resin identification codes Recycling

Why You Shouldn’t Pay Attention to the Number on Plastic Packaging

Guest Blogger

Many people assume that the number on plastic packaging surrounded by the recycling logo means the product is recyclable. Unfortunately, this isn’t the case, and many plastics with the recycling logo aren’t recyclable. So, what’s the purpose of these numbers, and how do you know what to recycle?

Resin Codes

These numbers on plastic packaging are formally called resin identification codes and they are used to identify the type of chemicals used to make each specific container. The codes were developed by the plastics industry and were never intended to be a consumer communications tool.

These numbers can vary from 1-7 and are inside of chasing arrows – a Mobius loop – design. The number one identifies plastics made of polyethylene terephthalate (PETE of PET), the number two identifies high-density polyethylene (HDPE), and so on.

Bottles and Jugs Only

Different regions accept and recycle different kinds of plastics. What is recyclable in one place may not be recyclable in another, due to local manufacturing markets and the type of recycling equipment the county or service provider operates. This means that it is very important for you to know what is recyclable in your city or county!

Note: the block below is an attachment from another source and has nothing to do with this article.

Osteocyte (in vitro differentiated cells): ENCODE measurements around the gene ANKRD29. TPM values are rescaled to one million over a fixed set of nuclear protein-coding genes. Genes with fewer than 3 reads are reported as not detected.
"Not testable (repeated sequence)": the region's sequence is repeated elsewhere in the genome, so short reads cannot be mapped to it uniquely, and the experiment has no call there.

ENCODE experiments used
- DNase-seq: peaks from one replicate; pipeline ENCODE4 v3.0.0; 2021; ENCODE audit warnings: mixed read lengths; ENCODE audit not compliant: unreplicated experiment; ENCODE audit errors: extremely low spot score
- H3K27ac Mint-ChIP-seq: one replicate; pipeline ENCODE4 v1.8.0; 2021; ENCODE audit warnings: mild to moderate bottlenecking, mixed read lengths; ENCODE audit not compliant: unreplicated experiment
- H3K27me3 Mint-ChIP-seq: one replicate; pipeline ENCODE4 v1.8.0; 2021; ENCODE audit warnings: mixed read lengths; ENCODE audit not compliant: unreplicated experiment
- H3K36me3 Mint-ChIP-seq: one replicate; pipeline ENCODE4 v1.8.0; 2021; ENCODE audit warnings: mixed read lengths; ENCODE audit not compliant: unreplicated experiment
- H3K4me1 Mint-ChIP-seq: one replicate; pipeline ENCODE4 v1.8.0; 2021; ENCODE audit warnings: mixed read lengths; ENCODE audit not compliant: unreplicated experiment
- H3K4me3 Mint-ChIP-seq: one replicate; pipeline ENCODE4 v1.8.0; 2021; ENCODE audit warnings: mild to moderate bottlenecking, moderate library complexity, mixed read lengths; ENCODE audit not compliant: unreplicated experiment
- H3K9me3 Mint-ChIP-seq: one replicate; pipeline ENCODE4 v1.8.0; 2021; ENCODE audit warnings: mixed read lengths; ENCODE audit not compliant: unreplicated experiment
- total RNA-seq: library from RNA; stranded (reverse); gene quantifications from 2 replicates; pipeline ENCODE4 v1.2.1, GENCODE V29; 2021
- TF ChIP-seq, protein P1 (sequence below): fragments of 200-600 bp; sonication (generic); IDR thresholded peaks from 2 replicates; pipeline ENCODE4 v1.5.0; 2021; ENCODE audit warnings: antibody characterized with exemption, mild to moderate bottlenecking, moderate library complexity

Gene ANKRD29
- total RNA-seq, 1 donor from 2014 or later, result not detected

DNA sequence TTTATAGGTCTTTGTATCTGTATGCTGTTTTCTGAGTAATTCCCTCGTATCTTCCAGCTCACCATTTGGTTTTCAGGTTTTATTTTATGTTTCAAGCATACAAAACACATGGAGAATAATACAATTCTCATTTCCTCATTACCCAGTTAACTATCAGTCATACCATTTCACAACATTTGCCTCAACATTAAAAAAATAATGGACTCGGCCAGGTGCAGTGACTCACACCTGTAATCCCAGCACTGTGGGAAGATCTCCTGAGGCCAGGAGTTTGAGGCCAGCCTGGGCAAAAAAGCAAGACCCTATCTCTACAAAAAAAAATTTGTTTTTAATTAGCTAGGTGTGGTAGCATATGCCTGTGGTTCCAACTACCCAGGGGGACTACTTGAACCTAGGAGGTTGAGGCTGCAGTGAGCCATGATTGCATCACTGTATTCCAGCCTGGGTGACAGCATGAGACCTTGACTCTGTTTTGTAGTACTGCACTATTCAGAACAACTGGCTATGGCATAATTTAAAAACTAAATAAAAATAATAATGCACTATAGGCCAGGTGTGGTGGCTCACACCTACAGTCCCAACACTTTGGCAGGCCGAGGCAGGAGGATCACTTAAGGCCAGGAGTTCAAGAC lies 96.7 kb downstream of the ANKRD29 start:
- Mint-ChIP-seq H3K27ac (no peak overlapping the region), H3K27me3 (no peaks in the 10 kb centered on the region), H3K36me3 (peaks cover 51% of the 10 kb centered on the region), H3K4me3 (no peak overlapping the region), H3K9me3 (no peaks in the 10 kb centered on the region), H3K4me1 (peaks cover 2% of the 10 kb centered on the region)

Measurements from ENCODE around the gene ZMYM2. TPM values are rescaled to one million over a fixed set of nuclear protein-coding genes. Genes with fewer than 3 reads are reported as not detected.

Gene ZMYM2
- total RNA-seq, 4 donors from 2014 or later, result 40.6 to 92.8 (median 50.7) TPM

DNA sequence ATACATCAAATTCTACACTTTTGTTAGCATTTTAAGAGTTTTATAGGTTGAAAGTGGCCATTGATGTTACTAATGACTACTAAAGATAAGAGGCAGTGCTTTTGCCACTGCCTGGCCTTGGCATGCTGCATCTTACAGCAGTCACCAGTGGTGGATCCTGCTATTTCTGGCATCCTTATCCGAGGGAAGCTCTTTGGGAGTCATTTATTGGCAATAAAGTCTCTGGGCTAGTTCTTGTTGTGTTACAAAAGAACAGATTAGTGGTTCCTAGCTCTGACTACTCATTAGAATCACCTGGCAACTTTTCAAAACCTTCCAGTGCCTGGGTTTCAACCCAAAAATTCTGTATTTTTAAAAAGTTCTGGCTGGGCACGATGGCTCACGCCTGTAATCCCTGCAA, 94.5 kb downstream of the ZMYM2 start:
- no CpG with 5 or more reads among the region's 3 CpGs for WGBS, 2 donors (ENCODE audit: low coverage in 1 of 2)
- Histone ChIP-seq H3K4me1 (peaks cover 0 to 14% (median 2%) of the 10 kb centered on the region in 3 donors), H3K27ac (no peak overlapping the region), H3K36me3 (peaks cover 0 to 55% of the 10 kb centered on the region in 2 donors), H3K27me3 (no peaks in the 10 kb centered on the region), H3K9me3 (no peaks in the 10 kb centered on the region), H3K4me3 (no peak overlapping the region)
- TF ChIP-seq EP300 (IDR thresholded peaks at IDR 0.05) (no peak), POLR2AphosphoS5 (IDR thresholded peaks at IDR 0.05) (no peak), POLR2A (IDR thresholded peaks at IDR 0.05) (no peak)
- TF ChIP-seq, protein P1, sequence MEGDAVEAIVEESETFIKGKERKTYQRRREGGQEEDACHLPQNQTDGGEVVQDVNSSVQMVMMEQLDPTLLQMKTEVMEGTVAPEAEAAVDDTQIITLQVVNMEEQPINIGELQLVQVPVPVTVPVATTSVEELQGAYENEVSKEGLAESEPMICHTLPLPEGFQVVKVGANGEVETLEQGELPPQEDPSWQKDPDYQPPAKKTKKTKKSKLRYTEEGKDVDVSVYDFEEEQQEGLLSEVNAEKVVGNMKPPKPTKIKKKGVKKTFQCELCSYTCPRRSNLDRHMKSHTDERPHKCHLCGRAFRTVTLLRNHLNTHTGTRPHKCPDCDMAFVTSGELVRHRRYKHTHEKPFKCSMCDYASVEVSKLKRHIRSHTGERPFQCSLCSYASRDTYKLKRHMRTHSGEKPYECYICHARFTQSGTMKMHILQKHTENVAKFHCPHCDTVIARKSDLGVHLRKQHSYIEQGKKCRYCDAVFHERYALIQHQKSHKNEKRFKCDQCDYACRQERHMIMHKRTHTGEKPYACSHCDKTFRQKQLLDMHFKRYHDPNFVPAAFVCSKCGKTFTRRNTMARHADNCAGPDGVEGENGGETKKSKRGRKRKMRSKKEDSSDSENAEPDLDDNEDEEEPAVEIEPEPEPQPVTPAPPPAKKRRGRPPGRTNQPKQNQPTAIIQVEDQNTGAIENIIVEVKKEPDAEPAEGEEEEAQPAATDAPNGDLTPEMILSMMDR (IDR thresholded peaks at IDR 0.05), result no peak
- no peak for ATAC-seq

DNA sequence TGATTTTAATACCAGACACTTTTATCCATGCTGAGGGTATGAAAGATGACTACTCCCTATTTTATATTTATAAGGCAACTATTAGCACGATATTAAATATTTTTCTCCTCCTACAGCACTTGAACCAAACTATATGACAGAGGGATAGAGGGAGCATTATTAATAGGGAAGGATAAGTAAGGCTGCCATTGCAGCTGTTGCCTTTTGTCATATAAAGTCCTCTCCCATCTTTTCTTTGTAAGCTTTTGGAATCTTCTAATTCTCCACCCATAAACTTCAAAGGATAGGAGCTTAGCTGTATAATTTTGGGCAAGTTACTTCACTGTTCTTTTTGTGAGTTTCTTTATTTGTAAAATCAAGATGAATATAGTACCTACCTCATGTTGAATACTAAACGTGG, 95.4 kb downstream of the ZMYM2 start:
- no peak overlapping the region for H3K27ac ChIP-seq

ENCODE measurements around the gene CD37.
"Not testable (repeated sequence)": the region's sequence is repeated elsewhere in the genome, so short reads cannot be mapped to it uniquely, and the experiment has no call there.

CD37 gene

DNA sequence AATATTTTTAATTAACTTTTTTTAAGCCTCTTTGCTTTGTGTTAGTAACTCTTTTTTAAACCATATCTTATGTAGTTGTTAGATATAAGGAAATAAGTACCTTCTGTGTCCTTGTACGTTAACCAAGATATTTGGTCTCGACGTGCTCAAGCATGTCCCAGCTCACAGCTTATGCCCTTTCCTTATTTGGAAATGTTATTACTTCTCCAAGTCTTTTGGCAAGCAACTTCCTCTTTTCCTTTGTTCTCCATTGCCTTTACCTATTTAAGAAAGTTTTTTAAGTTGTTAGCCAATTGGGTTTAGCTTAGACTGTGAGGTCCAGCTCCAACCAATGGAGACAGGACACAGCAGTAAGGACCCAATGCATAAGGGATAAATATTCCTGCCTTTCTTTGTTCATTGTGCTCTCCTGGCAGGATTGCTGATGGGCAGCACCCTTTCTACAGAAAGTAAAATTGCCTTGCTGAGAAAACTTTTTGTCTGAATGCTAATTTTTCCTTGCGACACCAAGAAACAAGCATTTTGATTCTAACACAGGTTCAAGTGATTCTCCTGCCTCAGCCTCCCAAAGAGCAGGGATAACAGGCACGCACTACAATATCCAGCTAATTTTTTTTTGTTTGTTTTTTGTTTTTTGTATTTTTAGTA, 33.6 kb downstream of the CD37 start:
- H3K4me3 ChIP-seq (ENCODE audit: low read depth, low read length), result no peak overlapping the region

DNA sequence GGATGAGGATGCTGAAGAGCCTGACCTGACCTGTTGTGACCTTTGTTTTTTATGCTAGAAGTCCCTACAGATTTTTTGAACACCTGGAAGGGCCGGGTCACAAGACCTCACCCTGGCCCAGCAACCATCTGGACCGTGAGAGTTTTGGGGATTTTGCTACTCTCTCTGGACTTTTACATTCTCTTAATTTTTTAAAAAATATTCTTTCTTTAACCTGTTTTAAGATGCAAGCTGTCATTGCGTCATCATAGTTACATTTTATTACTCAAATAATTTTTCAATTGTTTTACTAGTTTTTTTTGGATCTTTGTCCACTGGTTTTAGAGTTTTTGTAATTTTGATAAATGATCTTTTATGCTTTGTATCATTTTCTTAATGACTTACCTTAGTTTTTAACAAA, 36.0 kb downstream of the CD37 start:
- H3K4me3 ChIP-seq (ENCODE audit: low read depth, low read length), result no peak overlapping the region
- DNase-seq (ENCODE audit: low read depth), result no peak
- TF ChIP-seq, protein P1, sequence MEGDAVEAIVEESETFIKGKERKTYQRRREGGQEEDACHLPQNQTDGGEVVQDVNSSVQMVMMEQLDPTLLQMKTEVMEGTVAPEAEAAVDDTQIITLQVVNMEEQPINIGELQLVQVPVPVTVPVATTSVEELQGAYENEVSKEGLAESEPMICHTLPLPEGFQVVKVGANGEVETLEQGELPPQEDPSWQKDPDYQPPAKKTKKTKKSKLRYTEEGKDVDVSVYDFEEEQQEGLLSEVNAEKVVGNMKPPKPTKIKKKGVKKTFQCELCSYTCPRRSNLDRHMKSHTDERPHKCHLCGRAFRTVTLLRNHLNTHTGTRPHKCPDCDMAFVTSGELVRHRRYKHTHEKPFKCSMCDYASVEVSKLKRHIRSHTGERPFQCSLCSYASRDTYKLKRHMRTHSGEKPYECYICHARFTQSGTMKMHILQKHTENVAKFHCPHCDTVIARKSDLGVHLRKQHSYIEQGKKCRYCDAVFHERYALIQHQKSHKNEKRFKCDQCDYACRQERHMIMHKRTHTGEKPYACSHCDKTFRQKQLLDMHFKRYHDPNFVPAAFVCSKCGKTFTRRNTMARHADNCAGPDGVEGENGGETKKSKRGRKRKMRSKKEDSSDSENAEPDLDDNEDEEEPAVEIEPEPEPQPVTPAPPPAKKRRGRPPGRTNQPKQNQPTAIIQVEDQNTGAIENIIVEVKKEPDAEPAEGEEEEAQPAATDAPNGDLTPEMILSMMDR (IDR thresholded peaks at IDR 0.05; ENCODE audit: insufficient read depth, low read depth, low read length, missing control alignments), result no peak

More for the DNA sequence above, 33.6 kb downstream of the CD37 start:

If you live in Cuyahoga County, do not judge whether something is recyclable by looking at the resin number. Yes, this was once the general guideline, but things have changed in the past few years. Instead, ask yourself, “Is this a bottle or a jug?” If it’s not shaped like a bottle or a jug, it should not be placed in recycling in Cuyahoga County.

A good trick to determine whether something is a bottle or a jug is to check if it has a neck. Objects that don’t have a neck or an opening smaller than its body aren’t recyclable in Cuyahoga County. This includes yogurt containers, produce containers (clamshells for berries and lettuce), plastic egg cartons, and plastic bags.

It is important not to wishfully place all plastics in the recycling bin, as this can cause contamination. In fact, it is often better not to recycle at all rather than throw all plastics in the bin!

For more information about proper plastic recycling, visit the Cuyahoga County Solid Waste District website. Further information on where to recycle certain items can be searched at

About the Author

Hailey Mylett is an intern at the Solid Waste District for the summer of 2019. She is a senior at UCLA studying Environmental Science.